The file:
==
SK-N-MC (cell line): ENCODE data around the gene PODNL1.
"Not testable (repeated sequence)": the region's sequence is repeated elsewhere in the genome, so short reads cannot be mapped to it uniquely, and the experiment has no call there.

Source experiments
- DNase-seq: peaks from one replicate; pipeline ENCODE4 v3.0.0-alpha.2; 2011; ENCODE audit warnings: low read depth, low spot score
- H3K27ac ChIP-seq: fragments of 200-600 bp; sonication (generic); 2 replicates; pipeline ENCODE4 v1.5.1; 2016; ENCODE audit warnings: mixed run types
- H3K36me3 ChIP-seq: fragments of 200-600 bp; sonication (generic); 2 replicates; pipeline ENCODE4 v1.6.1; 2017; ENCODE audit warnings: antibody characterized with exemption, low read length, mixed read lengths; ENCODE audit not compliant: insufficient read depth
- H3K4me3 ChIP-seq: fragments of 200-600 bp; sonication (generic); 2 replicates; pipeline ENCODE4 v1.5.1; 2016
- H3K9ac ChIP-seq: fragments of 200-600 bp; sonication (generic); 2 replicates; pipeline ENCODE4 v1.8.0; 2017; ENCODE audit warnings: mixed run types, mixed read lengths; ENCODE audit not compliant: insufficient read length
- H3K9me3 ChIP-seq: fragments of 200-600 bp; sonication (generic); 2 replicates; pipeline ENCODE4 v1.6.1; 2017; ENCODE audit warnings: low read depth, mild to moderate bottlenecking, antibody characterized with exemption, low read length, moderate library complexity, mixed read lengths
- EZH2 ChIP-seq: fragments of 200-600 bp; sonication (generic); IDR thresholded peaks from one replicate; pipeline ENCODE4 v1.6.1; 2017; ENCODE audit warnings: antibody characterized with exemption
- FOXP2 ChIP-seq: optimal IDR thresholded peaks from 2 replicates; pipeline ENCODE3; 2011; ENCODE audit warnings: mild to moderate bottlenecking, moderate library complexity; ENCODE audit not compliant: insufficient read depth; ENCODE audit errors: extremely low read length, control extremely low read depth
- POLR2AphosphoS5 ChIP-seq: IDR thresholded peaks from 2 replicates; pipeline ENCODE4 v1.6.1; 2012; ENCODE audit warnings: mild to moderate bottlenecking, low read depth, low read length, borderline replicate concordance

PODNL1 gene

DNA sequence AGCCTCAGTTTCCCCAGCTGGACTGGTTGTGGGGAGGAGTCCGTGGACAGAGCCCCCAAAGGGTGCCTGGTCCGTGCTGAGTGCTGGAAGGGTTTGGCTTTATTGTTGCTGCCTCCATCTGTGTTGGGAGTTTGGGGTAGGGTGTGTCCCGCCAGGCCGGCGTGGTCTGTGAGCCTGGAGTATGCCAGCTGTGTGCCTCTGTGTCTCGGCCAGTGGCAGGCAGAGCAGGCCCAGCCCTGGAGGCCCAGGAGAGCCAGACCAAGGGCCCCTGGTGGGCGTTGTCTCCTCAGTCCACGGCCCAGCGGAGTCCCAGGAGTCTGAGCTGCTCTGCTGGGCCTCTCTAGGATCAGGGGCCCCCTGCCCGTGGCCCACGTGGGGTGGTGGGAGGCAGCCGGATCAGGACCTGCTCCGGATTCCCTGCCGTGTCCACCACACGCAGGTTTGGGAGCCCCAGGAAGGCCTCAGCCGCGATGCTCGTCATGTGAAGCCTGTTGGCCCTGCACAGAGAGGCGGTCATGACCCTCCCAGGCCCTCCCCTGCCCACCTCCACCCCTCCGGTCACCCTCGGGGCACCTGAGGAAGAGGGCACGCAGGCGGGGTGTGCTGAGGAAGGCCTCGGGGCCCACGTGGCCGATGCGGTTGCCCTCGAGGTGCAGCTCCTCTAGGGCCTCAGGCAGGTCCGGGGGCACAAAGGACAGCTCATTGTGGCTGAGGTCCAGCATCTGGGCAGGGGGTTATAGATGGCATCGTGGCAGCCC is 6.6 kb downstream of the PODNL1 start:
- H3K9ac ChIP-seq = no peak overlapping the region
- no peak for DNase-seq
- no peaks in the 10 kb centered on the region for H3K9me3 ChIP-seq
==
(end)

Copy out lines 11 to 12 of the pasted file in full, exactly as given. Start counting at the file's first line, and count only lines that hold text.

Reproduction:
- FOXP2 ChIP-seq: optimal IDR thresholded peaks from 2 replicates; pipeline ENCODE3; 2011; ENCODE audit warnings: mild to moderate bottlenecking, moderate library complexity; ENCODE audit not compliant: insufficient read depth; ENCODE audit errors: extremely low read length, control extremely low read depth
- POLR2AphosphoS5 ChIP-seq: IDR thresholded peaks from 2 replicates; pipeline ENCODE4 v1.6.1; 2012; ENCODE audit warnings: mild to moderate bottlenecking, low read depth, low read length, borderline replicate concordance